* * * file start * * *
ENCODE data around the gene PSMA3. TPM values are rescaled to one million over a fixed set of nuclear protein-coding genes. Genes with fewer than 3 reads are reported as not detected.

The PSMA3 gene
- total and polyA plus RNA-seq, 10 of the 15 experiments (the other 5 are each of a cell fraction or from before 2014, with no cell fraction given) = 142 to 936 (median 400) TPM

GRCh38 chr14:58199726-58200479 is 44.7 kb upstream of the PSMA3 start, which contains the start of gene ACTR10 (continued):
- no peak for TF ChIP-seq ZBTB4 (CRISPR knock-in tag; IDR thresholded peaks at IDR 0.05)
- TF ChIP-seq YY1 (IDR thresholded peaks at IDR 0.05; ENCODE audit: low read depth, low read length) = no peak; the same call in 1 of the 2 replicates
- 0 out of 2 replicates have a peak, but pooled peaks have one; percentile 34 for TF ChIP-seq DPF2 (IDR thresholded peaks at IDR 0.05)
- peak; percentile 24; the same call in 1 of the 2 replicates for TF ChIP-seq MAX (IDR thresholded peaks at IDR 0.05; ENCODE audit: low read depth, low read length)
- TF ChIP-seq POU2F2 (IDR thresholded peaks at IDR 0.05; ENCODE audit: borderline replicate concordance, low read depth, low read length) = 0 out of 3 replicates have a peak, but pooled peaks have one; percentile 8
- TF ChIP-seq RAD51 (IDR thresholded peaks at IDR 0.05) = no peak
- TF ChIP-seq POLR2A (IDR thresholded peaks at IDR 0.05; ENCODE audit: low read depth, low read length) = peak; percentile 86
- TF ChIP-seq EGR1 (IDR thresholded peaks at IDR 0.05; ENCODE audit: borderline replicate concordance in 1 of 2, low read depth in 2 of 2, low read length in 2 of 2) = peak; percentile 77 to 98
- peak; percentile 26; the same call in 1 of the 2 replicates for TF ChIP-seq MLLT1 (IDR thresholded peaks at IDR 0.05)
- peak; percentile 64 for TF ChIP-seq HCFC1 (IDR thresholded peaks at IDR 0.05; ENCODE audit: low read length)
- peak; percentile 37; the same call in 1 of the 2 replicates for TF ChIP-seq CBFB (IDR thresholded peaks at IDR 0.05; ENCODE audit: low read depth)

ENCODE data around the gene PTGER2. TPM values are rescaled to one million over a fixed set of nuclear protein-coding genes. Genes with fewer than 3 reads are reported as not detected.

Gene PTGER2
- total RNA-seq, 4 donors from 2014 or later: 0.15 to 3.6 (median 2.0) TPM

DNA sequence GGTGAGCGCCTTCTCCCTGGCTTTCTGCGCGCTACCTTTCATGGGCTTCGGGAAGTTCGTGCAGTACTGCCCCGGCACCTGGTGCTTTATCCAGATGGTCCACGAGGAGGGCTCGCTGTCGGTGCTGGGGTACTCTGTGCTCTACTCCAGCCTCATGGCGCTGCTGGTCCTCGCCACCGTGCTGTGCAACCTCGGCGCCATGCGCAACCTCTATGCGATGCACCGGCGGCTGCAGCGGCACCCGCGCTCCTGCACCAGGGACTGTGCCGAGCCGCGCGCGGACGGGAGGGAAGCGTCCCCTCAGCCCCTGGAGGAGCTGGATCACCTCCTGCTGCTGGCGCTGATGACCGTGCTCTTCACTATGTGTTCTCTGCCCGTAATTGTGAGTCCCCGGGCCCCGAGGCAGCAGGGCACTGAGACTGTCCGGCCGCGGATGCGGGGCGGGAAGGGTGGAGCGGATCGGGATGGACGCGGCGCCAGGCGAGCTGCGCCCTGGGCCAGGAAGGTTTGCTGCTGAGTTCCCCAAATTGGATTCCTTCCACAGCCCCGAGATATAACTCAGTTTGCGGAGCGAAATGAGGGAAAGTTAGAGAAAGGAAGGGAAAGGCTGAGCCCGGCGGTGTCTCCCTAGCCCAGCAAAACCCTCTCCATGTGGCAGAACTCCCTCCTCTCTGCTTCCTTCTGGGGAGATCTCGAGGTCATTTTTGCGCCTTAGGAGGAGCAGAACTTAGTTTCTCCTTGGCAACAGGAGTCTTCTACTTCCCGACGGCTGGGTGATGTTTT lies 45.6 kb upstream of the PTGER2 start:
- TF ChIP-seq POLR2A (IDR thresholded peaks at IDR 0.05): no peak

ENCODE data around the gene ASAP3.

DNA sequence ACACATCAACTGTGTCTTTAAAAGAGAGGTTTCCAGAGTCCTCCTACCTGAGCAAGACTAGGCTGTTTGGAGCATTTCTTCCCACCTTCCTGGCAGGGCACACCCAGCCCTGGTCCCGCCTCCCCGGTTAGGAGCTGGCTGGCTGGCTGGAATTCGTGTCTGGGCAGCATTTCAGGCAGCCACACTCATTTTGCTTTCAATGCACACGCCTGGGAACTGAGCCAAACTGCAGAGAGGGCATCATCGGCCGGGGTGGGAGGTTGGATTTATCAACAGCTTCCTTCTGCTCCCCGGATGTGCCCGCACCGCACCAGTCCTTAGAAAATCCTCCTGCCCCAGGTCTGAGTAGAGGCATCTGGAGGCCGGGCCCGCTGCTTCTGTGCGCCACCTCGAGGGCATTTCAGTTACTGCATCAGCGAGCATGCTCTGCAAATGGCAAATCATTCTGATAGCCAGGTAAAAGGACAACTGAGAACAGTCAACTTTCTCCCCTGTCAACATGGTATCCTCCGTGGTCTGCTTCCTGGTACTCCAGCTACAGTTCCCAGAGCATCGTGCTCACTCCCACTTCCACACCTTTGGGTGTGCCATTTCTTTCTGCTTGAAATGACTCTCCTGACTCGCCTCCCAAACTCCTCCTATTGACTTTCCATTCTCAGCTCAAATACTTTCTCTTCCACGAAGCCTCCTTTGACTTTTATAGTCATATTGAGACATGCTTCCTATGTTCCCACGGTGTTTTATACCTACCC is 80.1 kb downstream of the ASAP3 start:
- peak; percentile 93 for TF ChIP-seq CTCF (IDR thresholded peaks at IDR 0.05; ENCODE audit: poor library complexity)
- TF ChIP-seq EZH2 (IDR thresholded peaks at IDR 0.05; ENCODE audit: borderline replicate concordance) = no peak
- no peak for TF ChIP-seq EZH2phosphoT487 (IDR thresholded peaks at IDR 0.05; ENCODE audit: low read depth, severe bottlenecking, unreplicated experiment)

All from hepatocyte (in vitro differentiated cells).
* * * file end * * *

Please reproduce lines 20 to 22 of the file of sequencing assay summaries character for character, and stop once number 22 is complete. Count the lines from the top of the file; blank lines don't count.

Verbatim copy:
- TF ChIP-seq POLR2A (IDR thresholded peaks at IDR 0.05): no peak

ENCODE data around the gene ASAP3.

DNA sequence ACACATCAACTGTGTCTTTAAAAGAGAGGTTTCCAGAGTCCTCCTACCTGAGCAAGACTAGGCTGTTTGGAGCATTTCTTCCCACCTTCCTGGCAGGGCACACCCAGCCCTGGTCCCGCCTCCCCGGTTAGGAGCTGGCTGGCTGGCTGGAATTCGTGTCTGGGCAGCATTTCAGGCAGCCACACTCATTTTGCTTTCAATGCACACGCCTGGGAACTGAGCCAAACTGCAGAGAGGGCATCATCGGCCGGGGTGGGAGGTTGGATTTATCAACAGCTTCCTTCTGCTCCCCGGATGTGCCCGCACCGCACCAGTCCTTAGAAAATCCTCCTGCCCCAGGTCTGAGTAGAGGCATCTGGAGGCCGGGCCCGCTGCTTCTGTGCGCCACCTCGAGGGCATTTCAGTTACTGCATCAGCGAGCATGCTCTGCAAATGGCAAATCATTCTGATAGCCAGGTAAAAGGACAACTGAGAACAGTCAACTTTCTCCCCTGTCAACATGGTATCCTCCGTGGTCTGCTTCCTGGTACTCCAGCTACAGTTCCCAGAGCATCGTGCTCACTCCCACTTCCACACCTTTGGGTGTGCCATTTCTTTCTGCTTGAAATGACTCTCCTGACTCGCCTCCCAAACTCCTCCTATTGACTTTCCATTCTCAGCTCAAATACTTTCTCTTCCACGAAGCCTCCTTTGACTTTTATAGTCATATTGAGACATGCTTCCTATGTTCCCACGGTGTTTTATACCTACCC is 80.1 kb downstream of the ASAP3 start: